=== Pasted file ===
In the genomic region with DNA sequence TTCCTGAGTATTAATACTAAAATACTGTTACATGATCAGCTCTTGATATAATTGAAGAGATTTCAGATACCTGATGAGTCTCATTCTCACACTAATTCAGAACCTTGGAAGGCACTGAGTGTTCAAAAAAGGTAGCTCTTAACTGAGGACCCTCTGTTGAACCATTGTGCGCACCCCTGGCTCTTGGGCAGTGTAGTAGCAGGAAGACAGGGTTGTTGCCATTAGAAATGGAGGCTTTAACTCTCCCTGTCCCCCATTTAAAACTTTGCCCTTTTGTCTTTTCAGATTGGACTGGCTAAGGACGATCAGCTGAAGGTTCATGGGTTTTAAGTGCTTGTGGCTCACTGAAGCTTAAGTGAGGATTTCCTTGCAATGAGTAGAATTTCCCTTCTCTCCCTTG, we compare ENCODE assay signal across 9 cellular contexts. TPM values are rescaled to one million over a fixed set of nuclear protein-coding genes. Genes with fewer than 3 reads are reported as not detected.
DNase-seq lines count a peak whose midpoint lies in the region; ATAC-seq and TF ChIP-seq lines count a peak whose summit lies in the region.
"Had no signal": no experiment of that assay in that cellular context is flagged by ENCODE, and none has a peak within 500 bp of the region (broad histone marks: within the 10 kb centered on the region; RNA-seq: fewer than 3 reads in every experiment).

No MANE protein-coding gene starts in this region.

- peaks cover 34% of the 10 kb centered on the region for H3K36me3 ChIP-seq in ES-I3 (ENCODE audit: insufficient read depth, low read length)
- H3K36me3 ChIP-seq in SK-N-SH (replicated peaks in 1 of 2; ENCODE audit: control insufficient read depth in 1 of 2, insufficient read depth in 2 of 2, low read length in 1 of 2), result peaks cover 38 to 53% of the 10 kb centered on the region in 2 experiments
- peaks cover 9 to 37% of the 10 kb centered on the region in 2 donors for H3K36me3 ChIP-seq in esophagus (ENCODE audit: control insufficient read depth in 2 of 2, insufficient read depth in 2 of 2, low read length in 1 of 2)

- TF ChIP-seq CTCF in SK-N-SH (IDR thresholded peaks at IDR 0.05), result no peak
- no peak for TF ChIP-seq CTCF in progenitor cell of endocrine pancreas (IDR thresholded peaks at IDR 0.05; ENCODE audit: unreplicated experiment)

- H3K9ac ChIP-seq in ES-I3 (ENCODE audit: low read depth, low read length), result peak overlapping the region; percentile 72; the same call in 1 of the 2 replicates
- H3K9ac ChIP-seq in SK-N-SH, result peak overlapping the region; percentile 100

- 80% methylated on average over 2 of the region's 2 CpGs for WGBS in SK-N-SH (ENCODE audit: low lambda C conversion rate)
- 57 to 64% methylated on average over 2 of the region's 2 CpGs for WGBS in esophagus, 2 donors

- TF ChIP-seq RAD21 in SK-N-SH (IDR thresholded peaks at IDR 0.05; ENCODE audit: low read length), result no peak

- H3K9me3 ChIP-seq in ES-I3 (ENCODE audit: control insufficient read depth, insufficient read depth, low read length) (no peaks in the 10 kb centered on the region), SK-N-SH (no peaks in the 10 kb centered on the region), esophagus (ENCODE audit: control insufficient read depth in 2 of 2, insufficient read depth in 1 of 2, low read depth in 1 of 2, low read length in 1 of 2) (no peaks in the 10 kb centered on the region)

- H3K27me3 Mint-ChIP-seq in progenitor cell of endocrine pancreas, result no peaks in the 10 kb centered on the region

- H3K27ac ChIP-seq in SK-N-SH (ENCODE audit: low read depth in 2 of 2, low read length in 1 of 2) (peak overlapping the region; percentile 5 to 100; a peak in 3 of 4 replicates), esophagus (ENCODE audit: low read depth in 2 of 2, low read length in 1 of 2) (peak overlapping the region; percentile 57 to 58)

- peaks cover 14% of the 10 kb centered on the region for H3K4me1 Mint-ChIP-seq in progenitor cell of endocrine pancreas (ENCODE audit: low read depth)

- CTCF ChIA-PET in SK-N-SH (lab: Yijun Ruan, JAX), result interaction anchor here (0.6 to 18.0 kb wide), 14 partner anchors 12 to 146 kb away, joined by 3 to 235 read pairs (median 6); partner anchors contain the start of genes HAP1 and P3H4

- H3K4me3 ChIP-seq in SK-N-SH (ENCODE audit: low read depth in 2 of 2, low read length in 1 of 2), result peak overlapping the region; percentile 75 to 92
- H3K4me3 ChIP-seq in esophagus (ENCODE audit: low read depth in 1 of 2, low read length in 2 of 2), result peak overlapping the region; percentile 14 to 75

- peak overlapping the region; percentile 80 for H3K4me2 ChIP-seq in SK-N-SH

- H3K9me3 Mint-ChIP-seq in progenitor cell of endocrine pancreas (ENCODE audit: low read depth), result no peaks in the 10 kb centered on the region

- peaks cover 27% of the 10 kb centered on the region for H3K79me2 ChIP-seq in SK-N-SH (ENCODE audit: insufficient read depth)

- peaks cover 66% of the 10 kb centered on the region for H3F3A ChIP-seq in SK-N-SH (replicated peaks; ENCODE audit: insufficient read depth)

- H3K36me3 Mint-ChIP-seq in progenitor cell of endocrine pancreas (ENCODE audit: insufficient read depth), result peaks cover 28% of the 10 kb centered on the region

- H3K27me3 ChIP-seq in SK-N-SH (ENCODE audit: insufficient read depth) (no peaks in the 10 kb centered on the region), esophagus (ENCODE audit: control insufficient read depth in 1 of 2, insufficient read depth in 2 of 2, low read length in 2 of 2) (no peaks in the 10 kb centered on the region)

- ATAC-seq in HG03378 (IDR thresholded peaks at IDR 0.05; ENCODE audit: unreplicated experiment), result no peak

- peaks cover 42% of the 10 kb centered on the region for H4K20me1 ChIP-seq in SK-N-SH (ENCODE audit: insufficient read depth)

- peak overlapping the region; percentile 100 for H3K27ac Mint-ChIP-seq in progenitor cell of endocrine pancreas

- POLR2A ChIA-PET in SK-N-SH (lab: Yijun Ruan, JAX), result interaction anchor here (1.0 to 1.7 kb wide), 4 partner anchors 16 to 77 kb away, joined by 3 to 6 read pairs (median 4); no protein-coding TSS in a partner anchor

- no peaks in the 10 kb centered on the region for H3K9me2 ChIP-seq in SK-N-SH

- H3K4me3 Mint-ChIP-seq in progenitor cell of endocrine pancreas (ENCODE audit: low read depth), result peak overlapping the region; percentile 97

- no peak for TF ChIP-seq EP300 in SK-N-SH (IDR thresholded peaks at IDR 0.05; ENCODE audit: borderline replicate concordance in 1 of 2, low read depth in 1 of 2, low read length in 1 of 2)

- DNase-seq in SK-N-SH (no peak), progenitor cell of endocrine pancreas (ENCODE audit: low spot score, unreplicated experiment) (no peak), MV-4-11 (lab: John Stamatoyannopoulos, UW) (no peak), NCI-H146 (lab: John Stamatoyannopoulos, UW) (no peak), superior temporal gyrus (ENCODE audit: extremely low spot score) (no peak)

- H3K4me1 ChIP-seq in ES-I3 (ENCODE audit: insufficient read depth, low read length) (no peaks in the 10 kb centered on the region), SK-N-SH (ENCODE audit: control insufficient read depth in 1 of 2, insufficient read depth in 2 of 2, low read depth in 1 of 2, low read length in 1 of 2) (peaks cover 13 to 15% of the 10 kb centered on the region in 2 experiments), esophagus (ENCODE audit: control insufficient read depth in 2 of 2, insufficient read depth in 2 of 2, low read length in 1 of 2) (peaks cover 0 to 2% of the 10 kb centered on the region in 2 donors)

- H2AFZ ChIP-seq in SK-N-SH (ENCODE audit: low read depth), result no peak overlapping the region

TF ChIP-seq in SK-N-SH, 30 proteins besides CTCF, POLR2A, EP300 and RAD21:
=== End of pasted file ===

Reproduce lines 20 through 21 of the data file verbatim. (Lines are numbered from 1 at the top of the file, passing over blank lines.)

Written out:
- H3K4me3 ChIP-seq in SK-N-SH (ENCODE audit: low read depth in 2 of 2, low read length in 1 of 2), result peak overlapping the region; percentile 75 to 92
- H3K4me3 ChIP-seq in esophagus (ENCODE audit: low read depth in 1 of 2, low read length in 2 of 2), result peak overlapping the region; percentile 14 to 75